“Outcast Among Outcasts”: Gender and Leadership in a Mac Users Group

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Studies about women and technology continue to lament the lack of women involved in the design process, a key area for leadership development in technologically based organizations (Liker, Hadda, & Karlin, 1999; Lorber, 1993; Stein, 2006; Turkle, 1997; Wajcman, 2000). In cases where marginal technologies and members (e.g., Macintosh and females) are present, how participating members discursively and materially construct leadership identities among a myriad of other possibilities (e.g., expert technology user or programmer, student, technological consultant) deserves attention. We used a grounded theory approach to analyze interviews, field observations, and online archival data. Findings indicate that members constructed competing and often contradictory Macintosh and gendered identities and identifications as well as tension-filled micropractices that both replicate and disrupt the gendered order.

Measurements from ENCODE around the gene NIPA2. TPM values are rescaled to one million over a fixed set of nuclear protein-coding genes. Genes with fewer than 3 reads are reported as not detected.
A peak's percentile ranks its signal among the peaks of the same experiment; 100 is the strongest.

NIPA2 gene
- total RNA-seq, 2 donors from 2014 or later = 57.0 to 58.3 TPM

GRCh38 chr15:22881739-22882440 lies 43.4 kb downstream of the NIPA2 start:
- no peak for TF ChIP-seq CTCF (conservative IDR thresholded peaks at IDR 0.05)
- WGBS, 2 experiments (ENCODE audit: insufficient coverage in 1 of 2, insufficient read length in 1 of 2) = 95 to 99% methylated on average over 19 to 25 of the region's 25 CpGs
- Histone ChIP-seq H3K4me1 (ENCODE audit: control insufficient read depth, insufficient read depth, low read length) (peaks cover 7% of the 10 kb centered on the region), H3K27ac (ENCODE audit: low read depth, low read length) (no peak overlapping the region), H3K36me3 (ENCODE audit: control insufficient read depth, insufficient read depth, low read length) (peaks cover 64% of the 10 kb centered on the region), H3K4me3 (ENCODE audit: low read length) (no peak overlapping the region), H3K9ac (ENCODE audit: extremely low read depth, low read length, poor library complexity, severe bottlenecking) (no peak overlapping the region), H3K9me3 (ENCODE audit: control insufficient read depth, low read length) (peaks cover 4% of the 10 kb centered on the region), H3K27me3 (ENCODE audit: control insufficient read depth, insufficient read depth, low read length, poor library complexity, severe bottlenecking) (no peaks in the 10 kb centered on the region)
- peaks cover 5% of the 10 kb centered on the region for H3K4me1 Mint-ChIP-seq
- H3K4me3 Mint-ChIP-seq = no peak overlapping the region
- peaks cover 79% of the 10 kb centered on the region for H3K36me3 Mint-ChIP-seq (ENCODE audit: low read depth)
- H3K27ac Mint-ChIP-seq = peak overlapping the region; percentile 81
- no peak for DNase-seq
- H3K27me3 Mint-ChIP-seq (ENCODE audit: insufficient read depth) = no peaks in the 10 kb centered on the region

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Women & Language, v. 30, issue 1, p. 32-45

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